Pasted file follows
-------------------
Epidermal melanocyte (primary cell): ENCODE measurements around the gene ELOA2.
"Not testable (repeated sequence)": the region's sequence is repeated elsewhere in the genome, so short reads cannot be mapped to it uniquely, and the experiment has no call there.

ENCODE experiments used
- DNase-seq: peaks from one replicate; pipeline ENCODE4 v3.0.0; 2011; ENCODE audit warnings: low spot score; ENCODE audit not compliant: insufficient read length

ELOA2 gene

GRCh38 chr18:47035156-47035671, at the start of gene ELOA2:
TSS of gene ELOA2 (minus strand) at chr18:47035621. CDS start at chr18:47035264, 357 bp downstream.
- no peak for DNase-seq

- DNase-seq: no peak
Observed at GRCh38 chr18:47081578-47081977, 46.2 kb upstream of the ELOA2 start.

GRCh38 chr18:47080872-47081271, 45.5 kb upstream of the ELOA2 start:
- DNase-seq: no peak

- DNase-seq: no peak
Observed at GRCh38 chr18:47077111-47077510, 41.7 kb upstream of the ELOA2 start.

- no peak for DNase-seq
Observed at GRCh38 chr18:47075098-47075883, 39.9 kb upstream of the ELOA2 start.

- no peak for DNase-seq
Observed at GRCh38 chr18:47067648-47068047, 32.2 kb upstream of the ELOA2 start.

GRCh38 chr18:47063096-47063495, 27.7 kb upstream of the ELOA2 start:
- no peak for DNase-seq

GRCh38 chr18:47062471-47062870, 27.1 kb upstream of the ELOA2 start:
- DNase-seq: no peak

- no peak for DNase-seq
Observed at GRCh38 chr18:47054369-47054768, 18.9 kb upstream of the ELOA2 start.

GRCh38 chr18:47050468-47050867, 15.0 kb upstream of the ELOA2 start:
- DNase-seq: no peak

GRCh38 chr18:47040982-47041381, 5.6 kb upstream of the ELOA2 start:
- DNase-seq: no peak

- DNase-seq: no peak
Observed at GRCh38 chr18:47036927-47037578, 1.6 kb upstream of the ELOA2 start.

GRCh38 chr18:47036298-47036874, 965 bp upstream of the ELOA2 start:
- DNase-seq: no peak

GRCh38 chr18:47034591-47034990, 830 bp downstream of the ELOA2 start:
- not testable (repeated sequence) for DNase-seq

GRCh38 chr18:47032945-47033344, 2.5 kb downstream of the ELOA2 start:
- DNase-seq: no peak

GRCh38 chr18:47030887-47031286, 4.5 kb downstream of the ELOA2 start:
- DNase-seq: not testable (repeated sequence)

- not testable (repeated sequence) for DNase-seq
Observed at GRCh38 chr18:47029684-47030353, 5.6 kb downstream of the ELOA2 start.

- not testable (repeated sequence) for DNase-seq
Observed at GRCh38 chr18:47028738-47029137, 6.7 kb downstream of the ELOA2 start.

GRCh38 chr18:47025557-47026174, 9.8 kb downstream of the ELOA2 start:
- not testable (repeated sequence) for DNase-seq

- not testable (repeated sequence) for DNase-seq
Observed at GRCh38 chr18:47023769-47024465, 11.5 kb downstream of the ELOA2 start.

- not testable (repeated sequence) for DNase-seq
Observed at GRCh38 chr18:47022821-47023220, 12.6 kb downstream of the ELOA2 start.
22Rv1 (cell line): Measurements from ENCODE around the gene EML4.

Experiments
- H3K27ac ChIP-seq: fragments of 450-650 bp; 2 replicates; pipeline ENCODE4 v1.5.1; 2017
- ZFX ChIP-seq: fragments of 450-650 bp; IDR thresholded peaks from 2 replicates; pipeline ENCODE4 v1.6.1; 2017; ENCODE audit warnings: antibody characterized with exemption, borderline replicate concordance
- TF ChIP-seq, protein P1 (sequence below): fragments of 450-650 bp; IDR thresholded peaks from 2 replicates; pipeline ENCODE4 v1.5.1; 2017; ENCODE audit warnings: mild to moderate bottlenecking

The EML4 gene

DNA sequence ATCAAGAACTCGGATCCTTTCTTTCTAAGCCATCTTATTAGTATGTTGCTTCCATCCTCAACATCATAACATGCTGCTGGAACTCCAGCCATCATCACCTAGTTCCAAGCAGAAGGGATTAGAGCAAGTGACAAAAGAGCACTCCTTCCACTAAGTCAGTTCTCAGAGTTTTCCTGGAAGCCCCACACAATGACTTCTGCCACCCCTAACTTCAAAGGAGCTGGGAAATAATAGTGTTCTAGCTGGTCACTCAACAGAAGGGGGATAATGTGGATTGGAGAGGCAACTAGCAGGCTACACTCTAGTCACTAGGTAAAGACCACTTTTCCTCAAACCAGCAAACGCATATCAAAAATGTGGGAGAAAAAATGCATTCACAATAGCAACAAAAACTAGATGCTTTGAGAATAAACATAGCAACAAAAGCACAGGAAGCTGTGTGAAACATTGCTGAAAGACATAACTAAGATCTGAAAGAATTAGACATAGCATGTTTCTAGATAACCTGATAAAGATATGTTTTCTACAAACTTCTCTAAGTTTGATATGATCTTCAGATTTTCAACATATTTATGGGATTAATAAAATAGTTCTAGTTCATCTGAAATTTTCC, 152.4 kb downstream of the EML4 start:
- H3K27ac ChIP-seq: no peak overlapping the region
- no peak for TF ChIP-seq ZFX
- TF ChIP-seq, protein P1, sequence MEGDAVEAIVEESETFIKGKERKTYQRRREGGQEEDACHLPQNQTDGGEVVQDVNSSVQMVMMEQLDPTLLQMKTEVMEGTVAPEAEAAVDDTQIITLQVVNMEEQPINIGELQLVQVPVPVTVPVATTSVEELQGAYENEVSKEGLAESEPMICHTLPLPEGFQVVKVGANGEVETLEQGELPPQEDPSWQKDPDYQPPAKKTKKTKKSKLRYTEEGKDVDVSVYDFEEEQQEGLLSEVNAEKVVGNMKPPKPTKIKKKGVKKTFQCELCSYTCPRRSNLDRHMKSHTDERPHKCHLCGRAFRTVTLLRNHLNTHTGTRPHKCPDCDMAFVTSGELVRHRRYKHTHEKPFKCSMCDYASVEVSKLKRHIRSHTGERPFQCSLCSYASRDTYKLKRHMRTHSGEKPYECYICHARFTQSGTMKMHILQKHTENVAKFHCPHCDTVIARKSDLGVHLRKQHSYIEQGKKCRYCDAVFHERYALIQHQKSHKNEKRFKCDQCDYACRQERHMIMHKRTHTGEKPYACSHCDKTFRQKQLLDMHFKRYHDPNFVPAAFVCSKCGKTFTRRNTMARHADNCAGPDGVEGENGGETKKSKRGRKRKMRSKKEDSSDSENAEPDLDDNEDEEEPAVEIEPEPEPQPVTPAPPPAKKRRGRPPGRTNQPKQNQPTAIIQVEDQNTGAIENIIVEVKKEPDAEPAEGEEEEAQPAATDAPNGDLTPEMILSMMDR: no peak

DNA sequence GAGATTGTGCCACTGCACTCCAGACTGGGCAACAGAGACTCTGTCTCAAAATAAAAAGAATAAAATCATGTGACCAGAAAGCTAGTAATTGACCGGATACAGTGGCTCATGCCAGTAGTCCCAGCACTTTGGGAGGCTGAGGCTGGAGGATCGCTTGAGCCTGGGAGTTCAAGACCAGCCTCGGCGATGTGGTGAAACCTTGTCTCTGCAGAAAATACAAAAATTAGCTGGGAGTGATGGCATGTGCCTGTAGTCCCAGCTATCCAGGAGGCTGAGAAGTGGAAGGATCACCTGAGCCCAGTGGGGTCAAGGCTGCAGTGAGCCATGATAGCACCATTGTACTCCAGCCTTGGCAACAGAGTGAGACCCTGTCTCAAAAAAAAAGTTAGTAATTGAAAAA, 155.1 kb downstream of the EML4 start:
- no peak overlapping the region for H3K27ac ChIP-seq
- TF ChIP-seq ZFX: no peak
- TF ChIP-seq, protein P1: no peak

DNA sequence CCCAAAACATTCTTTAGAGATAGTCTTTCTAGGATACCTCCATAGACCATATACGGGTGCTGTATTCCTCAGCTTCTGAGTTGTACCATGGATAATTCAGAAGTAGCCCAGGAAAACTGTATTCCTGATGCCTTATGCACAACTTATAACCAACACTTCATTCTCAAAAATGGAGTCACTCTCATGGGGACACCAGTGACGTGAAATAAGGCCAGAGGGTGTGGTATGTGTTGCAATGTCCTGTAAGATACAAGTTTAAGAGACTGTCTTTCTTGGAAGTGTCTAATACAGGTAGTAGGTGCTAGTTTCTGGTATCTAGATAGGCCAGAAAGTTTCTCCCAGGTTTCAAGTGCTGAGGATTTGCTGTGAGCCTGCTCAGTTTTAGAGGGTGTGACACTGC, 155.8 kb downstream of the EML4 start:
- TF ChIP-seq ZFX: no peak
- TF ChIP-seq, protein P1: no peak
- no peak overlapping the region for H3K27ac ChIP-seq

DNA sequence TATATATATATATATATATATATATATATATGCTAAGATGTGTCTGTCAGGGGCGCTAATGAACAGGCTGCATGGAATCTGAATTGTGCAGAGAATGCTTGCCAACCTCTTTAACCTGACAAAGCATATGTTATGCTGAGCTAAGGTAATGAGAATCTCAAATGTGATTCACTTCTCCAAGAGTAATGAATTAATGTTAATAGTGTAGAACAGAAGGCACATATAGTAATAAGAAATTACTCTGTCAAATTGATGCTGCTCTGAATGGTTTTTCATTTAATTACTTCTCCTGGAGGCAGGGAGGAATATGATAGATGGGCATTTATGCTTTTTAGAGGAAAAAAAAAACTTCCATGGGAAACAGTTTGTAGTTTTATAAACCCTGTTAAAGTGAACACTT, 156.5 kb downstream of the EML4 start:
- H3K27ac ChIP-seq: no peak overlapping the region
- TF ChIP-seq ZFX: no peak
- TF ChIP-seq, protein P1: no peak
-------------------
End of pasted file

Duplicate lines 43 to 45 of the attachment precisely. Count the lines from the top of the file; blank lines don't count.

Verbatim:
GRCh38 chr18:47025557-47026174, 9.8 kb downstream of the ELOA2 start:
- not testable (repeated sequence) for DNase-seq

- not testable (repeated sequence) for DNase-seq